A good thing about watching recordings is that it allows me to see my verbal and non-verbal communication, as well as what I can improve. For example…
The game film tells me that my hands are moving non-stop and that I’m saying “uuuuuum” way too much. I can work on eliminating both these flaws and try again. On the flip side, my pace of speech and vocabulary are flying high, which is obviously great.
Btw, to record practice videos and get these kind of reports, I’m using Big Interview.
Once I feel comfortable with my answer, I’ll add it to my library. Again, it’s not a good idea to memorize a script — you can end up sounding like a robot. The better approach is to capture your bullet points, study them, and then practice until you feel comfortable about the delivery.
Depending on what tools you prefer to use, you can save your answers in Notes, Google Doc, Notion… basically, anywhere you want. I’ll do it in Big Interview’s Answer Builder.
Boom! I’m ready to slice the ‘why we should hire you’ question like I’m slicing bread.
The last step is to connect the dots and practice the interview as a whole. I can craft answers to a few other questions I expect to get, such as:
- Tell me about yourself
- What are your strengths?
- Why do you want to work here?
- Tell us about your last job
- What are your greatest accomplishments?
With the ability to see my feedback reports, I can make every answer clean and convincing.
I could also fire up practice sessions in Big Interview. This will allow me to go through a mock interview and see how I’d perform overall. Analyze my answers to various questions, including behavioral ones, around teamwork or simply about my past experiences. This can also be useful so I can train myself not to repeat things and have a wider portfolio of strong points I can make.
After this, it’s official. I’m ready to compete!
Common Mistakes When Answering the “Why Should We Hire You?” Question
Ask any salesperson. It’s tough to close a deal in a buyer’s market. It’s the same thing in interviews – many candidates sabotage themselves with avoidable mistakes.
Answering Mistake #1: Lack of preparation
Don’t try to wing it. You should take the time to prepare your 3-4 bullet points and look for opportunities to customize for any new opportunity. Then, you must PRACTICE delivering your sales pitch until it feels comfortable.
You can even send your recordings to others for review to give you helpful feedback on your interview performance.
Imagine if I don’t have a lot of practical interview experience and I’m applying for an entry-level marketing role, I could reach out to my friend John and ask him to give me some notes. And if he says yes, I can share my answers in two clicks in Big Interview.
Answering Mistake #2: Modesty
This is not the time to be modest or self-deprecating. You must know how to answer what makes you unique.
You don’t have to be super-confident like the candidate in the video example above. You can use your own style. If you’re not comfortable making value statements about yourself (i.e. “I am the perfect candidate.”), you can stick to facts (“I have ten years of experience, got promoted, broke the sales record, won the award, delivered on time and on budget, received kudos from my manager/client, etc.”)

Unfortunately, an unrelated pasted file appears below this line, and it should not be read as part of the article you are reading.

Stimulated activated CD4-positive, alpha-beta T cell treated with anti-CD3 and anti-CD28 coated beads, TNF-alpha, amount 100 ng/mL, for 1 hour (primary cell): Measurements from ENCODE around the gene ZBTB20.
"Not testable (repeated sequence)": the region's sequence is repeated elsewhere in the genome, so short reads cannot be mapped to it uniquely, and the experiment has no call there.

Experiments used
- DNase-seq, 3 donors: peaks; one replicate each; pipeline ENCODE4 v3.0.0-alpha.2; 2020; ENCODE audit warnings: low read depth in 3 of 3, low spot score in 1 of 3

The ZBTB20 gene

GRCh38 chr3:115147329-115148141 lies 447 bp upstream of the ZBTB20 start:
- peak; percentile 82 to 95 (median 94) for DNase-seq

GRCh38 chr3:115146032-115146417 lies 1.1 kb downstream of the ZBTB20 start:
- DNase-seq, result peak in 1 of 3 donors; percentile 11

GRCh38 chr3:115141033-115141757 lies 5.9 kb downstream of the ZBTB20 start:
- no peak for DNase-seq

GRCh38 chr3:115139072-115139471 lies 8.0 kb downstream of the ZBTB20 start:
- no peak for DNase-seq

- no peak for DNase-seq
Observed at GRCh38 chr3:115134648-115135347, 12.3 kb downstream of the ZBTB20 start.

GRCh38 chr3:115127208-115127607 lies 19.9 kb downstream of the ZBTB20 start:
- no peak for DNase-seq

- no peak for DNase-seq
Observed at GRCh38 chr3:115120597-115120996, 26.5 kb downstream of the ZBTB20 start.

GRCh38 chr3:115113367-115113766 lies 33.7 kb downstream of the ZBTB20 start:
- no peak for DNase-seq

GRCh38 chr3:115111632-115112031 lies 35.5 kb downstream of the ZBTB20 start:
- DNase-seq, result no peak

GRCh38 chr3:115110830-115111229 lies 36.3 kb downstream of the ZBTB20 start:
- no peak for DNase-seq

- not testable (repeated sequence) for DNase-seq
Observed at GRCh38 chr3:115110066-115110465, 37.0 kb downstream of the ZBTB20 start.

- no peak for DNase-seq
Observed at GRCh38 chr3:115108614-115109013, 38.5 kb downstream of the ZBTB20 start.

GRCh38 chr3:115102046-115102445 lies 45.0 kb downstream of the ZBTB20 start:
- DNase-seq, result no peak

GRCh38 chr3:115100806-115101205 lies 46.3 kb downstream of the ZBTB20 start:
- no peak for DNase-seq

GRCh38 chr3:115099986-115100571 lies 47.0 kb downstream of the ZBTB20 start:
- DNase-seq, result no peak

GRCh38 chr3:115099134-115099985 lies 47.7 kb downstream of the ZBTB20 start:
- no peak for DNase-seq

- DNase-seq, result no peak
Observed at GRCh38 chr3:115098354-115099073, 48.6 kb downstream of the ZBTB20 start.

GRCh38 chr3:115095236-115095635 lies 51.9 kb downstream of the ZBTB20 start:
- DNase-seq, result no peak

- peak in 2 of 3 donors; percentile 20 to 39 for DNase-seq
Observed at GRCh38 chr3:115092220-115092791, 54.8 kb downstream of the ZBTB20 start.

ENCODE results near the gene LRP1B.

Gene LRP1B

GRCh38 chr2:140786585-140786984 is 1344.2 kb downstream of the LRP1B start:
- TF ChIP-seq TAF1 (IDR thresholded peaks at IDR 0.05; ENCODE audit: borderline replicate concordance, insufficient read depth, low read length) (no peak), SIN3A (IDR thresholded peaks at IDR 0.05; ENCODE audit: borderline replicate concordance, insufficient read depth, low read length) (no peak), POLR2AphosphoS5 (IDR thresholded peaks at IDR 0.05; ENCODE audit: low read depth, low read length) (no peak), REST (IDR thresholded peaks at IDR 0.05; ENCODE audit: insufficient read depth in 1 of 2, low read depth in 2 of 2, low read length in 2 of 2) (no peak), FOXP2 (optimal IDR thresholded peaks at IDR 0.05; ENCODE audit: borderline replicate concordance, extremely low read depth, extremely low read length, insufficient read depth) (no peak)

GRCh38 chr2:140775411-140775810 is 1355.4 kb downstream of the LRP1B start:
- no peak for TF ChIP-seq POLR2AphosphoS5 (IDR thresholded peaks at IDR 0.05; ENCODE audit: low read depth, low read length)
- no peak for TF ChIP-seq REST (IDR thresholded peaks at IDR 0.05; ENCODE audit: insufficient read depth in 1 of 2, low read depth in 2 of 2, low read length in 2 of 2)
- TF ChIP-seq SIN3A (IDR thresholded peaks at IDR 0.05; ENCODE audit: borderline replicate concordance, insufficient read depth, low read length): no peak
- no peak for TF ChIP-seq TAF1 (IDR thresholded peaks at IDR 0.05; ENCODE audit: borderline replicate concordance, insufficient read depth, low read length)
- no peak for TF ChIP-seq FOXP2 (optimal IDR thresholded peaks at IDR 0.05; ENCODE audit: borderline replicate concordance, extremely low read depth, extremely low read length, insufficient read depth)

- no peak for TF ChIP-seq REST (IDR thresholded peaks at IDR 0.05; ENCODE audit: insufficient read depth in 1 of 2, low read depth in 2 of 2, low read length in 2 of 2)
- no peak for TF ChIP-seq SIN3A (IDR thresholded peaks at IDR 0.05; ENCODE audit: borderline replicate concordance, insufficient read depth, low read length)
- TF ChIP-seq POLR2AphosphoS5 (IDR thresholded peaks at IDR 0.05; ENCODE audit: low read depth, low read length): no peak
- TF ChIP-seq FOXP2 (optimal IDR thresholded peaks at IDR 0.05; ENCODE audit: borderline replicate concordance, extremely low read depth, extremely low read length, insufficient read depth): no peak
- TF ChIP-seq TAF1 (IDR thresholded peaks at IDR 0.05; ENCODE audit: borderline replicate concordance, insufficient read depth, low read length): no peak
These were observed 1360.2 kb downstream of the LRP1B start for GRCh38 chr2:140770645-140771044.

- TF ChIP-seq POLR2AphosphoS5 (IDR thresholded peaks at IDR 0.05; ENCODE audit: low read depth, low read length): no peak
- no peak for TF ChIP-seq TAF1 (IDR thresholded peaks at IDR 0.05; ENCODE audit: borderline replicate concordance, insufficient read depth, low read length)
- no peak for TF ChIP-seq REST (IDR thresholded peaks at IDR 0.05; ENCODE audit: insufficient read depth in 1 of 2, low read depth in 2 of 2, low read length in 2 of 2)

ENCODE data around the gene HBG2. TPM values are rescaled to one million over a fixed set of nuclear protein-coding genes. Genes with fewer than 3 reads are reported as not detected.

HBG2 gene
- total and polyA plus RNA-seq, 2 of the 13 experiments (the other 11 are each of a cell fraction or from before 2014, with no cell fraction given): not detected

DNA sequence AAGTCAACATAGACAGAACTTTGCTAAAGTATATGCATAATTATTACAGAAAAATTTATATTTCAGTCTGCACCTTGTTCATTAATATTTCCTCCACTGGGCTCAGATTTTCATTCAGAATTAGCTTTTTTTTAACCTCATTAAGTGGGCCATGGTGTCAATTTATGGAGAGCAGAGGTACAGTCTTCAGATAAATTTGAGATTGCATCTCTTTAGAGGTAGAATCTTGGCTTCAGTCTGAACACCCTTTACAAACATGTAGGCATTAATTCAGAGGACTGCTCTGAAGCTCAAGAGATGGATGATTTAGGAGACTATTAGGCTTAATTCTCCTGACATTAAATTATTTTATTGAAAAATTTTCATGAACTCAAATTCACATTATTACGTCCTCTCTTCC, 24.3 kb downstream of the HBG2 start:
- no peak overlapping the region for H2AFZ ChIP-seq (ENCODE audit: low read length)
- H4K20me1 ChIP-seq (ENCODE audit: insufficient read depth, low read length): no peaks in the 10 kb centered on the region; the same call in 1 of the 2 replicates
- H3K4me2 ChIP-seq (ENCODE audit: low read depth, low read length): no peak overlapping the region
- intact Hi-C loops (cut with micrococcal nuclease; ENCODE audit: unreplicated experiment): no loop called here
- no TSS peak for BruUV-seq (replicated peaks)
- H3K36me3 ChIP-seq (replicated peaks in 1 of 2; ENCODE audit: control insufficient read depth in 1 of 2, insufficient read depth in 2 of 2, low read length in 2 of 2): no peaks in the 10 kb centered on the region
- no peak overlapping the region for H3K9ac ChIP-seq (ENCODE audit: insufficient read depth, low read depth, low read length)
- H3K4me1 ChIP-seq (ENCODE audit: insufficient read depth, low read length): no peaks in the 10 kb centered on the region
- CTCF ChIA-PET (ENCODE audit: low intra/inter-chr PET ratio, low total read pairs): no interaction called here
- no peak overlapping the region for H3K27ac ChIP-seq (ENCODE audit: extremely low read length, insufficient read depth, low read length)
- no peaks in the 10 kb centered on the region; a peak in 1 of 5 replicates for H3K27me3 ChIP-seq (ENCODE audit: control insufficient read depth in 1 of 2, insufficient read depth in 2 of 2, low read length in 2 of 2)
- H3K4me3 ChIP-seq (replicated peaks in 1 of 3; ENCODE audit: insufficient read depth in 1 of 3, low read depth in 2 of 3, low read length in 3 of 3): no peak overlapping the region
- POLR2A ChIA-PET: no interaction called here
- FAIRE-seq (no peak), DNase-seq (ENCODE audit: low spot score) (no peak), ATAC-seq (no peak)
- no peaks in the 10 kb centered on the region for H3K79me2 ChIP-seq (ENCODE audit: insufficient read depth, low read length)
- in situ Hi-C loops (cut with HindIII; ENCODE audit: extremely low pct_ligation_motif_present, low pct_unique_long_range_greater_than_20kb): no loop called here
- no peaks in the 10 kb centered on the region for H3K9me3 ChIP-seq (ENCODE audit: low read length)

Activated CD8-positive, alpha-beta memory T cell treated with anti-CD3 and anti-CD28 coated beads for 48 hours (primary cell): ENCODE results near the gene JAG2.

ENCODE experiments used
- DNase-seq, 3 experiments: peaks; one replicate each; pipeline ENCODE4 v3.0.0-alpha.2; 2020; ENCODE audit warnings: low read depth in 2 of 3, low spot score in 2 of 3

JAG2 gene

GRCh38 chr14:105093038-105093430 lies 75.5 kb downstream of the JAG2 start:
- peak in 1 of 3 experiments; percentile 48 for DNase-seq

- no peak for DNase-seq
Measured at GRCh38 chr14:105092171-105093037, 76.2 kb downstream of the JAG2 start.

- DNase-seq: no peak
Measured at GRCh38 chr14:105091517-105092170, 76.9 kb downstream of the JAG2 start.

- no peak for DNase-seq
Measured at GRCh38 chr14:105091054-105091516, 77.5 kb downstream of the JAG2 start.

Another way to “sell” yourself with facts is to quote other people’s opinions. Quote your manger, “My manager told me that he’s never seen anyone with more advanced Excel skills.” You can also reference your general reputation: “I have a reputation for always closing the deal” or “I have a history of always completing my projects ahead of schedule.”
Answering Mistake #3: Being too general
Do your best to add some personality to your answer. Don’t simply rattle off the bullet points listed in the job description. Really think about what makes you unique and express it in your own voice.
Answering Mistake #4: Talking too much
Remember the law of answering interview questions: You should limit each answer to 1-2 minutes in length (not counting any follow-up questions or requests for additional detail).
If you try to walk through your entire resume when answering this question, the interviewer is likely to tune out.
Focus on your most compelling selling points. Keep in mind that you’ll be more believable if you focus on a few strengths and don’t try to claim that you are a master of every business skill imaginable.
Before we close the topic, let’s quickly go over the most important takeaways from the article.
To really ace the “why should we hire you” question, you should always prepare in advance by focusing on your strongest skills and how they can benefit the company.
You can do this by:
- Researching the company. Understanding the company and its struggles can help you showcase how your skills can help them overcome the challenges they have.
- Evaluating the job description. The better you understand what the role is about, the better you will know how your skills fit.
- Writing down your strengths (and weaknesses). Evaluate how your strengths can help them reach their goals and be prepared to speak about your weaknesses in a way that does not raise any red flags.
- Practicing your answer. Practice is the only thing that will build your confidence and make you better at interviewing, so don’t skip this step!
You have everything you need to build a powerful answer to this question. And should you ever need ‘why are you a good fit for this position’ examples, you can always use the ones from this article.